NOT REFORMATION BUT REGENERATION
Based on this realization, man begins to think of ways to change his mode of living. This is the purpose of so many religions.
But can this be changed? It is true that man should be clean, courteous, and law-abiding and should be taught and cultivated in these virtues. But what is the purpose of this education and cultivation? He may improve a little outwardly, but can he be changed inwardly? We know perfectly well that the inward parts are impossible to be changed. We are not setting up a debate with other religions; we are presenting only this characteristic! A very crucial point in our faith is the matter of regeneration, not the matter of reformation.
A CORRUPT LIFE WILL NOT EXHIBIT CLEAN LIVING
Our emphasis rests on this fact: not only is the expression of human living corrupt and sinful, but the life itself is corruption and man himself is sin.
People do not like to hear these kinds of words. But we can only speak the truth. Man is basically wrong in his life. He is corrupt in nature, and he sins as a result of this corruption. Many people admit their bad behavior but will not admit their corrupt self. Some admit the latter but do not realize that it is corrupt to the core. Man, being so corrupt, cannot naturally exhibit any clean living.
One time when I was in Kaifeng, I talked to a person who admitted that he was wrong in one thing. After a while he confessed that he was wrong in another. I told him frankly that the problem was not whether he did one thing rightly or wrongly; the person was the problem. When the person is wrong, surely the things he does will be wrong. If you are a fish, surely you cannot fly. I cannot blame you for being unable to fly, because you are but a fish. When the man is not proper, the expression of living will not be proper either. This is entirely a matter of life. It is not merely a matter of an outward mode of behavior. The human corruption is within him.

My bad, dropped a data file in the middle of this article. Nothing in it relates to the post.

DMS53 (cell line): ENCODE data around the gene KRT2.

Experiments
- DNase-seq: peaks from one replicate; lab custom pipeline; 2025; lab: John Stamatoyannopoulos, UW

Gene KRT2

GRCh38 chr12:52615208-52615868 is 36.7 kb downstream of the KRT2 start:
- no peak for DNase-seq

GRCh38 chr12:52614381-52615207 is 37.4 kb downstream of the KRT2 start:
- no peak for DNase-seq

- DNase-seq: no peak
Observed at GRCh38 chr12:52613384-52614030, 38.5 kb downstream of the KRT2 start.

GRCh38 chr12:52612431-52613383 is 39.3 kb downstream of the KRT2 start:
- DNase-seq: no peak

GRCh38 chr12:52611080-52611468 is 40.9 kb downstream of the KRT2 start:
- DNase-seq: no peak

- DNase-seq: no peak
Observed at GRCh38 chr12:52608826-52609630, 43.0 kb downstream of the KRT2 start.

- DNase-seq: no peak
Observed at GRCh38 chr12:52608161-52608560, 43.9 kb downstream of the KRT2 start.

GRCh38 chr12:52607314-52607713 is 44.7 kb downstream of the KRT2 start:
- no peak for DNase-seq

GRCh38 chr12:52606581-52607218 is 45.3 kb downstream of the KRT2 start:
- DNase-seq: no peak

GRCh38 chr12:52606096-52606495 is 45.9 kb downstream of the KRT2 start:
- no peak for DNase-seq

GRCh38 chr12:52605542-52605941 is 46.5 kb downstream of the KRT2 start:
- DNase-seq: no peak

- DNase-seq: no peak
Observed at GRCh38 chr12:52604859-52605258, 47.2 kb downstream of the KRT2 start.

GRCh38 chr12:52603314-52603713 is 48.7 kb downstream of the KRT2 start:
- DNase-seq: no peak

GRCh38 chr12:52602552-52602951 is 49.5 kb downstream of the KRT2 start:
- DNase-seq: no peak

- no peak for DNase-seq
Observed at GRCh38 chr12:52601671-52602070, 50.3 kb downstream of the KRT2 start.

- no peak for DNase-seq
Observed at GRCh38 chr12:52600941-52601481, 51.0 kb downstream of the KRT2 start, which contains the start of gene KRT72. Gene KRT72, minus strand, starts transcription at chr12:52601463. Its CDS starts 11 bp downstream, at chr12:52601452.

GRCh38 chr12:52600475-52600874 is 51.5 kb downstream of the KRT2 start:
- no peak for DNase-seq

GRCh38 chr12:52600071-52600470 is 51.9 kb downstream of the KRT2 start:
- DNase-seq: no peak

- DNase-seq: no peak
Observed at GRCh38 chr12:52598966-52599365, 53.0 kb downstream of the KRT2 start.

USELESS TO HAVE OUTWARD CORRECTIONS
Since man is corrupt within, there is no use in correcting him outwardly. I have a friend who came home from Nanking. When the train passed through Wushih, he bought a few dolls for his little daughter. All of the dolls were made of clay. They were painted and cutely decorated with bright colors. His daughter was about seven years old. When she got the toys she was overwhelmed with joy. Immediately she assumed the role of a mother, cuddling the dolls and putting them to sleep. When it was time to eat, she fed them with food. With her hands she shoveled the rice into the dolls’ mouths, saying, "How come you don’t eat?" Alas, the faces of the dolls were smeared with grease and rice! The little girl, acting like her mother, began to wipe the faces with water and towels. Unfortunately, a black spot appeared when one part was wiped. The more she wiped, the bigger the black spot became. After a while, the nose, eyes, and ears were all gone. She began to cry. There was nothing that could be done! Her father said to her, "Throw them away. I will buy you new ones. Clay dolls cannot be washed."
(The Normal Christian Faith, Chapter 8, by Watchman Nee)